would make my appointments with my doctor's again and take my medication, go for a walk, feel the breeze on my face, see the sunshine, things like that. It would just re-motivate me again. I was the one that had to make the decisions, to make the appointments. I'm the one that has to practice my coping mechanisms and things like that. I'm the one that has to manage my environment. Nobody else can do that for me. People can encourage me to do stuff but nobody else can get better, except me.
Question: What makes having a personality disorder difficult?
When I was put into hospital after my suicide attempt I remember talking to my boyfriend about it and then sort of said if I was in hospital with anything else, you know, broken arm, you know after a car accident, people would have come to visit me and would have got flowers or something like that. Because I had friends. And I said why can’t I tell someone? Why do I have to keep this hidden? And he even said to me he's like “I'm not ready to tell other people yet”.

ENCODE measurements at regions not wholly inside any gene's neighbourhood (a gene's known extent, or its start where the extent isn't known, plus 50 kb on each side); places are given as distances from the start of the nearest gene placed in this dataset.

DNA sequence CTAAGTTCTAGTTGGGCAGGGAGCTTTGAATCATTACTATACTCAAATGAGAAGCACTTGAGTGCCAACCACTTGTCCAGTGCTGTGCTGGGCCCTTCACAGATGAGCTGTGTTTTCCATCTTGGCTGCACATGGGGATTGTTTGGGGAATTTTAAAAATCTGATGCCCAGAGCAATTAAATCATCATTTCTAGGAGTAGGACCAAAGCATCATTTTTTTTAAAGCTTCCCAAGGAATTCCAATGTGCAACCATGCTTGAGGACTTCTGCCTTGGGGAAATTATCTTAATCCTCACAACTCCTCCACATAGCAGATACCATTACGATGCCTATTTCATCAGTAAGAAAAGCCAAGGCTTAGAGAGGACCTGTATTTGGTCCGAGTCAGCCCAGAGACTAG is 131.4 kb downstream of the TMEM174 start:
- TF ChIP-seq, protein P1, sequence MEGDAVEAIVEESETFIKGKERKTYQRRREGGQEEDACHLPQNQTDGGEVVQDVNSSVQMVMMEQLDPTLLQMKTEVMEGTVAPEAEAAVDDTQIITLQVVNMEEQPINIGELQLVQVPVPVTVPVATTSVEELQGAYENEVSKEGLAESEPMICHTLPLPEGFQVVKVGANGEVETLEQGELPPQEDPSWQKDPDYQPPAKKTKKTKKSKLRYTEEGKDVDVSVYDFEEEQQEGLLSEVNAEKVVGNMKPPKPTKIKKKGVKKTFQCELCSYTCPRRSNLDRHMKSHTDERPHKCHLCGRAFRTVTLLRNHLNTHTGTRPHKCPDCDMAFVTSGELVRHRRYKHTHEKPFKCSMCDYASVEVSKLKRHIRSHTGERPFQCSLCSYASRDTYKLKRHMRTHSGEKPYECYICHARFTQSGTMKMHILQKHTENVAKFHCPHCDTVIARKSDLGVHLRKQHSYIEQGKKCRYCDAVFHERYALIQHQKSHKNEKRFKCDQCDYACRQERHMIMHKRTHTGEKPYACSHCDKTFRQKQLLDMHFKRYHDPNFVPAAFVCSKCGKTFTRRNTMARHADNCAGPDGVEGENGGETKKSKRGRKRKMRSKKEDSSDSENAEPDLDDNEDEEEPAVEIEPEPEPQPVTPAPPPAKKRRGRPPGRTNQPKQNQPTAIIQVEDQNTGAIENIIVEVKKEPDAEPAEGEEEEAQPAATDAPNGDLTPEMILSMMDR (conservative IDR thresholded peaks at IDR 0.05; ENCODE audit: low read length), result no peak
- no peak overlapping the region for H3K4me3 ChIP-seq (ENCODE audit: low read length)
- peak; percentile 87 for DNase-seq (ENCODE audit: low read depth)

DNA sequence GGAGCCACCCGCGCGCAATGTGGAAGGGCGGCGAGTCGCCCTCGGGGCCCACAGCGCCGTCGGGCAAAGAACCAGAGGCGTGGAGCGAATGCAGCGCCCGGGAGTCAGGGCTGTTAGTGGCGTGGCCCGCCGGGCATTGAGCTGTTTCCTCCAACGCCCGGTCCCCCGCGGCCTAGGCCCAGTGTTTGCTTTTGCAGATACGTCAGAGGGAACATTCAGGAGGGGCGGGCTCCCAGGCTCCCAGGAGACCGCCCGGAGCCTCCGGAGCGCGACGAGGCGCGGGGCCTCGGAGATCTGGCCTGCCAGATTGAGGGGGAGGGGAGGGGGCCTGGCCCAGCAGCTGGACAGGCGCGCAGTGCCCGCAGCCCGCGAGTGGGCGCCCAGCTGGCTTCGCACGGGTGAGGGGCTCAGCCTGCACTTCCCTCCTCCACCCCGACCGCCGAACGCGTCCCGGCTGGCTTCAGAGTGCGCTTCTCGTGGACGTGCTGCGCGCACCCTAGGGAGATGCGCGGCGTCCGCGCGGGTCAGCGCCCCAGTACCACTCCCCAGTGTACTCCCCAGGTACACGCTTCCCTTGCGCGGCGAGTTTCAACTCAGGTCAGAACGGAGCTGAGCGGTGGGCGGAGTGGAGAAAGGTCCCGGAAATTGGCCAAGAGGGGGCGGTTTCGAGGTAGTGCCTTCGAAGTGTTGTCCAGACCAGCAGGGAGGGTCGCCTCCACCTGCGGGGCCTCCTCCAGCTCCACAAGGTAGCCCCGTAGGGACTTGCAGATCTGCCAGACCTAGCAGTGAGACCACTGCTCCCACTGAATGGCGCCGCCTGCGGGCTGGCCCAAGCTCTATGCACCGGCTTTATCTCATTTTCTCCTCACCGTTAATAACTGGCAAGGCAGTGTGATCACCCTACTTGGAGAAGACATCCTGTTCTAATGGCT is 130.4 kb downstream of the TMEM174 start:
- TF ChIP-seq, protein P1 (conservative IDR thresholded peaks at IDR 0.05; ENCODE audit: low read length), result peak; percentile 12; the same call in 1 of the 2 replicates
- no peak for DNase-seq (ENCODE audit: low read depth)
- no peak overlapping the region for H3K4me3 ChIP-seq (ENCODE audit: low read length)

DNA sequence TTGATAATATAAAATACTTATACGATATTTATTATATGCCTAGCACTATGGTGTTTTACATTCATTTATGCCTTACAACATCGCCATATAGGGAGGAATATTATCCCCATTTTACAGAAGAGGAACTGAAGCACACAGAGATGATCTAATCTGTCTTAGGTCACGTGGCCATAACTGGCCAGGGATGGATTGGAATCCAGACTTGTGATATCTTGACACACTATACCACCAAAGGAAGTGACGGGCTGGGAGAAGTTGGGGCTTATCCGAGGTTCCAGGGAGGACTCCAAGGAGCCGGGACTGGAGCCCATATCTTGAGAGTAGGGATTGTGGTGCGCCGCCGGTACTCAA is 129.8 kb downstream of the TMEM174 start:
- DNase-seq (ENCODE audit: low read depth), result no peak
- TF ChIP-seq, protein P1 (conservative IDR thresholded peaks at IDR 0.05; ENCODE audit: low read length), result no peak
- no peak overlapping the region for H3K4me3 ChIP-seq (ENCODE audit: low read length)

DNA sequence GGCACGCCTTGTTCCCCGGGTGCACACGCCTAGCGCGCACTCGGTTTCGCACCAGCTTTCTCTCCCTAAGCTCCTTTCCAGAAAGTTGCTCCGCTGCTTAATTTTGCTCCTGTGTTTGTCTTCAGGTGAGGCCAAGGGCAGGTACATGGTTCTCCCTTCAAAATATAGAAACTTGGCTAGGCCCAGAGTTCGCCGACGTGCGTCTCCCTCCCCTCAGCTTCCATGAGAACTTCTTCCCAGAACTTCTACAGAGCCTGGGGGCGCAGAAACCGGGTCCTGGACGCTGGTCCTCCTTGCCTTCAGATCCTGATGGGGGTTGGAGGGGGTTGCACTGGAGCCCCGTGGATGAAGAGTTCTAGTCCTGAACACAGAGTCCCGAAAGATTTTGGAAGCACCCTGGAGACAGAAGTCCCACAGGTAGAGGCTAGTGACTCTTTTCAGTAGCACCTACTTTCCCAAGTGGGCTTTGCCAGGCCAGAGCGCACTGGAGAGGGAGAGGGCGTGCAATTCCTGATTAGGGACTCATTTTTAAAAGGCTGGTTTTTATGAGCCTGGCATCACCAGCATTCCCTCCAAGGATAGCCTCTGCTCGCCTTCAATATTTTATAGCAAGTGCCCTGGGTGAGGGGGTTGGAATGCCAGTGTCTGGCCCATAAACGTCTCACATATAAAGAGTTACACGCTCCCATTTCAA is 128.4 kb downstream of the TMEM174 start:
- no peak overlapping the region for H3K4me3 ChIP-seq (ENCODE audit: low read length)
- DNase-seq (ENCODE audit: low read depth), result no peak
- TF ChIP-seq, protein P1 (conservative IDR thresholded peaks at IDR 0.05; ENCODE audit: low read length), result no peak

And then I sort of was reflecting on that and I was thinking, you know, that's not it's not his experience to tell, it's not his experience to be ashamed of, yet he does. So if other people are feeling shame around my experience then I should feel ashamed around my experience. And I kept it really hidden for a you know a long, long period of time. You're embarrassed because you don't have control over your thoughts and you're embarrassed because you get to a place where you isolate yourself and you're embarrassed to reintegrate yourself with people when you are feeling better because you've avoided them for so long. You've avoided going outside because of the anxiety. That's completely irrational but it's there, it's present. These are emotions that are hurtful to yourself. It's, you know, you think about your rational mind you would never think about those things. People don't understand so you can't talk about it. You can't talk about this big cloud that's looming over you, so you just withdraw. People sort of almost forget that you were ever there.